If there's something you've bought offline that you weren't able to buy online, we're probably thinking about that.”
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A shopper at Patagonia.com who’s considering a pair of board shorts may or may not be in the market for other apparel or accessories to go with the shorts. Patagonia, however, doesn’t take any chances. It prominently presents in a box other products, such as three trendy shirts, that its automated product recommendations system concludes may be a good cross-sell, based on what that shopper and other Patagonia shoppers have viewed and purchased.
The merchant started using the system two years ago and while it declines to reveal exact figures it says personalized product recommendations have more than paid for themselves. And they have boosted the conversion rate.
“Using product recommendations is what a direct marketer wants to do—eliminate the noise and speak directly to the customer,” says Kevin Churchill, director of merchandising at Patagonia. “The online landscape has changed quite a bit, and if you are selling products on the web you need to have that edge and talk to your customer. Not only will it help your sales, it will provide better customer service and give them what they want and what they are interested in.”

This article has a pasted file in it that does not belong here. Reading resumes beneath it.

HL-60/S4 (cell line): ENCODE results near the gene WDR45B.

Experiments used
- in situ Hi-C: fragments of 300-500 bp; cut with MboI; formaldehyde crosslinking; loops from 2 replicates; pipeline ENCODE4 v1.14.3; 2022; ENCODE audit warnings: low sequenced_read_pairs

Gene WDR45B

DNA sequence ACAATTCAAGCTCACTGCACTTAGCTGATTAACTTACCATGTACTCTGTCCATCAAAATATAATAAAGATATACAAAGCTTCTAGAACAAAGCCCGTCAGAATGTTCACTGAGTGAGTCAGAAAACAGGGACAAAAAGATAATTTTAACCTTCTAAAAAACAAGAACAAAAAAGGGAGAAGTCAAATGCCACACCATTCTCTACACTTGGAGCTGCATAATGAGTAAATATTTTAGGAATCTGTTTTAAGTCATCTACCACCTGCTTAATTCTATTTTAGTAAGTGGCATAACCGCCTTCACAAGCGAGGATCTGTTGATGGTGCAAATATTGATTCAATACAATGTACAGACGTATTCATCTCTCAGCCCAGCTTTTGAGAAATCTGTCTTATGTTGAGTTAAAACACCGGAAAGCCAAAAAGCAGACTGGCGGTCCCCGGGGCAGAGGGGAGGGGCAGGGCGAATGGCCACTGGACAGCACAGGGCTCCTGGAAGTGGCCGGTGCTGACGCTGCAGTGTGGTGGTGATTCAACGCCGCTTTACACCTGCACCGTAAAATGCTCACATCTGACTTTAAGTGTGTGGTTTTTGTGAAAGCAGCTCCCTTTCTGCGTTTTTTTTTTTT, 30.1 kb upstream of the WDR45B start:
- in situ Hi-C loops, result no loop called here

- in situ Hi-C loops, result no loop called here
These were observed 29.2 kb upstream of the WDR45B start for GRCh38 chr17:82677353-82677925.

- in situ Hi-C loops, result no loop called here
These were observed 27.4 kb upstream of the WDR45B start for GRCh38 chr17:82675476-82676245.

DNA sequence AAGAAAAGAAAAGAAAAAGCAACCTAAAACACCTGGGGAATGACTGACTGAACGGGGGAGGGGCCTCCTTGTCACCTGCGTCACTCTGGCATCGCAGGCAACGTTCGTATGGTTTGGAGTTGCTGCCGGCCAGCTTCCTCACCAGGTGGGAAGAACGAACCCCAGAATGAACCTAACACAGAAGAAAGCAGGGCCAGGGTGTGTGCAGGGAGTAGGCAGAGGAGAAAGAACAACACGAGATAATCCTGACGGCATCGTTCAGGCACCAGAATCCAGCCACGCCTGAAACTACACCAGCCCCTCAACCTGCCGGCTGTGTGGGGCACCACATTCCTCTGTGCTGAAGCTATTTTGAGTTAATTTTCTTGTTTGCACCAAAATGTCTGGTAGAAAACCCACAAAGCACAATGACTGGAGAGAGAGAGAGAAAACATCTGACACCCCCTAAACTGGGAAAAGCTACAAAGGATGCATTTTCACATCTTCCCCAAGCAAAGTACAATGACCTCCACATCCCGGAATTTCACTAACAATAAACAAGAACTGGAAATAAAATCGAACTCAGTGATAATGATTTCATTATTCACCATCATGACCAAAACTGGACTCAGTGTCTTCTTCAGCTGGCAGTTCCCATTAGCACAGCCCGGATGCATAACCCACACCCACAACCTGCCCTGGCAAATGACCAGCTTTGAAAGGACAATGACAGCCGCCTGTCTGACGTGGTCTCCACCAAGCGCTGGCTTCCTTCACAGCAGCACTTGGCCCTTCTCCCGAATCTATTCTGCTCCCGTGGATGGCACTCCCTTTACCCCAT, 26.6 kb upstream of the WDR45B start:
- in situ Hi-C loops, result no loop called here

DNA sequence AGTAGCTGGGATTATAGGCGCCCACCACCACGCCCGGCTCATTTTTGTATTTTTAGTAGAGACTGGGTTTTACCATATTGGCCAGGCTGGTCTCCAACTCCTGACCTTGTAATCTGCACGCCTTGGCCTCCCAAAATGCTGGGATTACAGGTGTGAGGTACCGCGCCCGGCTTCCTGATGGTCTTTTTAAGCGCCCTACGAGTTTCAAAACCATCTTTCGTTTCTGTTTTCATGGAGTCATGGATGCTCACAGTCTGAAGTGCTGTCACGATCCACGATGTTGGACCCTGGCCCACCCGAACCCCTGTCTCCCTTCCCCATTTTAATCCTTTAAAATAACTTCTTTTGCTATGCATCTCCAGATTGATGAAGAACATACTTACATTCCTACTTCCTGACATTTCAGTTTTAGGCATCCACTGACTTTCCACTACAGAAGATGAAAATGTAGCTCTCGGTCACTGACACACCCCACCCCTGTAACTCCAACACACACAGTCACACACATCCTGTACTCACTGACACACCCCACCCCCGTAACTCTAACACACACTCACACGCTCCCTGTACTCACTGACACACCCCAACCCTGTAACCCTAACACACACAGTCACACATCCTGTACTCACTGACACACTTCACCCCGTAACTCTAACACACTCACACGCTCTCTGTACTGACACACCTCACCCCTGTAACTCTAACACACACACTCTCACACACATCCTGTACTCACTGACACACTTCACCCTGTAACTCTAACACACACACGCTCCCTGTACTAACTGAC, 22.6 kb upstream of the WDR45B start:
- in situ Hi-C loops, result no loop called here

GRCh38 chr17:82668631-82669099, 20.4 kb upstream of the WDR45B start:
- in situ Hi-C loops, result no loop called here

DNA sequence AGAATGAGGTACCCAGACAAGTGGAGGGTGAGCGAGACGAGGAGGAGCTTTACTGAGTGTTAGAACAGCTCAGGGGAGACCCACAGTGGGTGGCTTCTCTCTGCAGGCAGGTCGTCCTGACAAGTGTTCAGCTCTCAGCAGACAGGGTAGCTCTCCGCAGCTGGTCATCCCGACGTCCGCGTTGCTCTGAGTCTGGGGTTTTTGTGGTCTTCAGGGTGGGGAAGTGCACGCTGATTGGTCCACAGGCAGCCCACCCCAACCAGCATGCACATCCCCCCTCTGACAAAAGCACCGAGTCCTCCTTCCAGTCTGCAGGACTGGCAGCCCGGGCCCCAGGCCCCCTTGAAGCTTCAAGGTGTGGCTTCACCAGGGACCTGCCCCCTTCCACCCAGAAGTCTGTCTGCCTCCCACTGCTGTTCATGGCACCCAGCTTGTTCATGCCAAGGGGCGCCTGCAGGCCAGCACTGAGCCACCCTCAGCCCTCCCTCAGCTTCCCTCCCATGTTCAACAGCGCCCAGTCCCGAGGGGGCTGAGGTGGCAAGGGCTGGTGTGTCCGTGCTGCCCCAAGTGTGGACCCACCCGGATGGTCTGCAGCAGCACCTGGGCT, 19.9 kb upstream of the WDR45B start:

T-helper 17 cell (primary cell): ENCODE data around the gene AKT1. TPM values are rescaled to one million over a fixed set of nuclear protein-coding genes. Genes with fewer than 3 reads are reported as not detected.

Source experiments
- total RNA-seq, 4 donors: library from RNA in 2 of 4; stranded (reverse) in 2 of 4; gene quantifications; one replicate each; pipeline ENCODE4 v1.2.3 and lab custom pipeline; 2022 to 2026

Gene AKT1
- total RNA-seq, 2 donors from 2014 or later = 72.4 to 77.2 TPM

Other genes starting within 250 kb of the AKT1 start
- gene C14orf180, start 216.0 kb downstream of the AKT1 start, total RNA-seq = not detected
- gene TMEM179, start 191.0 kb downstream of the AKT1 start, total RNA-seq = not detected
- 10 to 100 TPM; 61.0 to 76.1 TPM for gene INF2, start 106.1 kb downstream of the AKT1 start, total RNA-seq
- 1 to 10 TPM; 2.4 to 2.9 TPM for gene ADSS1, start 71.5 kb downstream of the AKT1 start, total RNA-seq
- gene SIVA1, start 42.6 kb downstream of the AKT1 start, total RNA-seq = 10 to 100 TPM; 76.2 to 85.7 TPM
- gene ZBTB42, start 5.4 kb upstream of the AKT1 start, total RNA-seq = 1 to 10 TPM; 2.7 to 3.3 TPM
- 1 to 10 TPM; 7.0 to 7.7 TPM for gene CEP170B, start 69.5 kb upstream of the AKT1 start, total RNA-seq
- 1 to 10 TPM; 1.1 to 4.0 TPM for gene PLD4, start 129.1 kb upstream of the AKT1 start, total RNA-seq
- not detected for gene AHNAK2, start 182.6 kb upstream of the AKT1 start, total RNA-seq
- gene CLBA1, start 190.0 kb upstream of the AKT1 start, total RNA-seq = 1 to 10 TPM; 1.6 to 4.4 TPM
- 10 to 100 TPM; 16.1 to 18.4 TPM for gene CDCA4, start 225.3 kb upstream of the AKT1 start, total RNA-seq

An increasing number of e-retailers are using personalization techniques and tools to create a more relevant shopping experience for consumers. 32.6% of e-retailers in the 2010 edition of the Internet Retailer Top 500 Guide used personalization on their e-commerce sites. That figure jumped to 50% in the 2011 edition of the guide.
Personalization can help merchants better merchandise all the products they offer in a way that targets consumers based on a variety of factors, including, among other things, what an individual shopper previously purchased or what all of a retailer’s shoppers viewed the most. 61% of retailers said personalization is among the most important merchandising tactics in web retailing, according to the 10th Annual E-tailing Group Merchant Survey, which canvassed 200 retailers of various sizes and selling in a wide array of product categories.
“Personalization is critical, essential, and growing in importance because as merchants really want to grow conversion, giving the customer a targeted experience through personalization is more effective,” says Lauren Freedman, president of The E-tailing Group Inc. “It is a relevance issue—the more relevant the product, the higher the conversion.”